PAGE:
Cedar Point Recreation Area*

545 Ranch Road 3014 in Tow

A 310-acre park on the north shore of Lake Buchanan with nine campsites. Picnic tables and grills available; non-flushing toilets. Campsites are $12 a night. Entrance fee is $5 for ages 13 and older and $2 for campers with disabilities and seniors. Children 12 and younger get in free.

Enchanted Rock State Natural Area

16710 Ranch Road 965 in Fredericksburg

Outdoor composting toilets are available at the 20 primitive campsites at Moss Lake and Walnut Springs in the Enchanted Rock park. No ash-producing fires are permitted. No water is available, and campers must hike 1-3 miles over rugged terrain to the sites. Call (512) 389-8900 for more information. Reservations may be made online.

Long’s Fish and Dig

822 County Road 321 in Kingsland

While camping at Long’s Fish and Dig, you might also be on the lookout for arrowheads, precious stones, and even gold (although prospecting costs extra). The property along the Llano River has been owned by the same family for more than 100 years and been a fishing and camping favorite for just as long. Call (325) 388-6131 for more information.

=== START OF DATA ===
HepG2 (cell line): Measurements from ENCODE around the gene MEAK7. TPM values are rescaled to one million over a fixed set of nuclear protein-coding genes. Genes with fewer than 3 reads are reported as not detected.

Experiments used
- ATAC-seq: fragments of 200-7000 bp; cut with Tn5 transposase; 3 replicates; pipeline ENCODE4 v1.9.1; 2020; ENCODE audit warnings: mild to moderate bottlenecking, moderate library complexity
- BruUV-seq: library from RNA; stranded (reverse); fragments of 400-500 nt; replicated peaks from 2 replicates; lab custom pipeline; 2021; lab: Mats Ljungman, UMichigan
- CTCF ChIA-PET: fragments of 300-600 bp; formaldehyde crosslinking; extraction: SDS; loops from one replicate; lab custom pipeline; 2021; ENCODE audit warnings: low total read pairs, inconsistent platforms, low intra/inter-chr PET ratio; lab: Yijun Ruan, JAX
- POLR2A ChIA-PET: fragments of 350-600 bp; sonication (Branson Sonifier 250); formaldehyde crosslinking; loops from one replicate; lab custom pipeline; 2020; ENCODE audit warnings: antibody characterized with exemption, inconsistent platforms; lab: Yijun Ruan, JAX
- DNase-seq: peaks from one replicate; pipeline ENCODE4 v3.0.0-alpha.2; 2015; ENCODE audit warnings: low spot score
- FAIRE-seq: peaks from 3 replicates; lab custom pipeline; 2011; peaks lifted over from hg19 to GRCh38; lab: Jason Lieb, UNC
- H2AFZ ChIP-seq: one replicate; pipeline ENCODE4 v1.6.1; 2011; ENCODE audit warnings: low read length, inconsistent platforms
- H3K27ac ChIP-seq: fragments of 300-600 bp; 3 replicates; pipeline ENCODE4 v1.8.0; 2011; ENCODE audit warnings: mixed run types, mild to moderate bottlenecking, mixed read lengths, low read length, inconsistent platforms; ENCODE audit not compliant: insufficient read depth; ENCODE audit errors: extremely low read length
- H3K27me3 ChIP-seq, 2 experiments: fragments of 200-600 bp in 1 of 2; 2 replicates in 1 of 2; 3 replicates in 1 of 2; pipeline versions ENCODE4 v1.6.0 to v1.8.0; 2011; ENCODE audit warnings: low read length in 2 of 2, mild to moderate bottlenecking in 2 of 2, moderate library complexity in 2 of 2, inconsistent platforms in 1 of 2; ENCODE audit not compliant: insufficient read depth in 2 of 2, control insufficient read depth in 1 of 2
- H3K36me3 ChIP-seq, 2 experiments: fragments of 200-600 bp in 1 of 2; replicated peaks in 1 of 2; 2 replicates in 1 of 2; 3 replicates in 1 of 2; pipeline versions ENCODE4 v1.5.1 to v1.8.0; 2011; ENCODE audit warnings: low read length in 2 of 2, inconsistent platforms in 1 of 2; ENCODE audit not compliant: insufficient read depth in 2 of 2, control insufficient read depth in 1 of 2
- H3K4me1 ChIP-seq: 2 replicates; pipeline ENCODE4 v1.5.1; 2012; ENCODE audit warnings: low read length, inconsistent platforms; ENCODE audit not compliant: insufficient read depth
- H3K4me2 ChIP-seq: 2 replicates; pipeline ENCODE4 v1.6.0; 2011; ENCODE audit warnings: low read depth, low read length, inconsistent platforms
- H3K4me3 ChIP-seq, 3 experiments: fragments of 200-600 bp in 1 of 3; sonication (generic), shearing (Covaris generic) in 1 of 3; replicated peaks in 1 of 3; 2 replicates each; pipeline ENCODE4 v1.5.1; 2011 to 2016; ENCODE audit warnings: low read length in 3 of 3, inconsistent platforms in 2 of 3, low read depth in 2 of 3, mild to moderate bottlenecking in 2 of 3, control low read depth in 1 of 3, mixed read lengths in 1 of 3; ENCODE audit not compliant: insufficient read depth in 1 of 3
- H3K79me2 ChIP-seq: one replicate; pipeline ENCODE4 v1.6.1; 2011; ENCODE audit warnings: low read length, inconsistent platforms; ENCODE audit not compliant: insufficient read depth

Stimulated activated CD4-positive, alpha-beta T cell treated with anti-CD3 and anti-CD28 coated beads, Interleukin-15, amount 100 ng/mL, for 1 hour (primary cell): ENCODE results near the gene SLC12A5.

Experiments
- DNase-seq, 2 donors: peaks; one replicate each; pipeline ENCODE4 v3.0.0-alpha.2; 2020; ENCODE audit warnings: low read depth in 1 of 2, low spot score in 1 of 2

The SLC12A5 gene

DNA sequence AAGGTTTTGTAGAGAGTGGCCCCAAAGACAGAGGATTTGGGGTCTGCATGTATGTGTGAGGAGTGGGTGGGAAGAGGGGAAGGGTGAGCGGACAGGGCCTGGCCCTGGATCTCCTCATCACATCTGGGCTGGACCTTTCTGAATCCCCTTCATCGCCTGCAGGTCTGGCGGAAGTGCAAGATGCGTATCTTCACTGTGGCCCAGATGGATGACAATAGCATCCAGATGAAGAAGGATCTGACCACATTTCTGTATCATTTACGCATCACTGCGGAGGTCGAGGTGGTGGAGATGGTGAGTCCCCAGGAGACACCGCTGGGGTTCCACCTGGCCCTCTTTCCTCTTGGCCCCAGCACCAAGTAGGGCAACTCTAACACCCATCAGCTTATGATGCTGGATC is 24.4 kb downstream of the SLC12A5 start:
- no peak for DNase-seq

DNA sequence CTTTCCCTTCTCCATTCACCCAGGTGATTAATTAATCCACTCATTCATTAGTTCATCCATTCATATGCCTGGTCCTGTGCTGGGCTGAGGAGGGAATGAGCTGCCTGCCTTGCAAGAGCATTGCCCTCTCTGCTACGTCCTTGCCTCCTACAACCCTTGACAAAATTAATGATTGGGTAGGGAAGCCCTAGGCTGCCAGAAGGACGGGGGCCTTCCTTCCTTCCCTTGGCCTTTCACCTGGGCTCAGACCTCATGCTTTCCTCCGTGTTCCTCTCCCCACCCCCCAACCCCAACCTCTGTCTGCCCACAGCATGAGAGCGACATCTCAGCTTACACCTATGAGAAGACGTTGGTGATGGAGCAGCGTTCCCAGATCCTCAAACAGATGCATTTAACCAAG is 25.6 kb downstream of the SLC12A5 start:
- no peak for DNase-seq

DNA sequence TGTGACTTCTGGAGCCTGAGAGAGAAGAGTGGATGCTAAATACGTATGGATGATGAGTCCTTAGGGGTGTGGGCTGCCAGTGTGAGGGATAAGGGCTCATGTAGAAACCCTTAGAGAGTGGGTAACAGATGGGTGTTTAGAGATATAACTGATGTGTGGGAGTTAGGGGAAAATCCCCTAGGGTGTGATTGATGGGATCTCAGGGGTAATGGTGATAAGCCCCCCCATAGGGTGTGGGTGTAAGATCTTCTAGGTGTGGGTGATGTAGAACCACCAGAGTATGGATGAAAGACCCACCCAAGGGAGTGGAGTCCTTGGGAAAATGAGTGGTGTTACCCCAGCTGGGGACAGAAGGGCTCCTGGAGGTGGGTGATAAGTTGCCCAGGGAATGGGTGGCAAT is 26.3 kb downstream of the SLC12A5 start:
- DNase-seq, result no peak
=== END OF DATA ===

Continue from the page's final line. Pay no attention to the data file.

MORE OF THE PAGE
Oxford Ranch Campground

11380 Texas 16 South in Llano

Both a working cattle ranch and a campground deep in the heart of the Texas Hill Country, this privately owned facility has a large area for tent camping. The tree-studded property is perfect for hammock camping. Wood can be purchased on site. Includes showers and restrooms. Picnic tables and fire pits can be found throughout the area. Cash or check only. No reservations needed. Call (325) 247-1639 for more information.

*Property of the Lower Colorado River Authority. Most LCRA campsites are $12 a night. Group campsites $22 a night. Call (855) 392-7638 for reservations and information. Reservations may be made online.

Find more articles like this in Outdoors

Leave a reply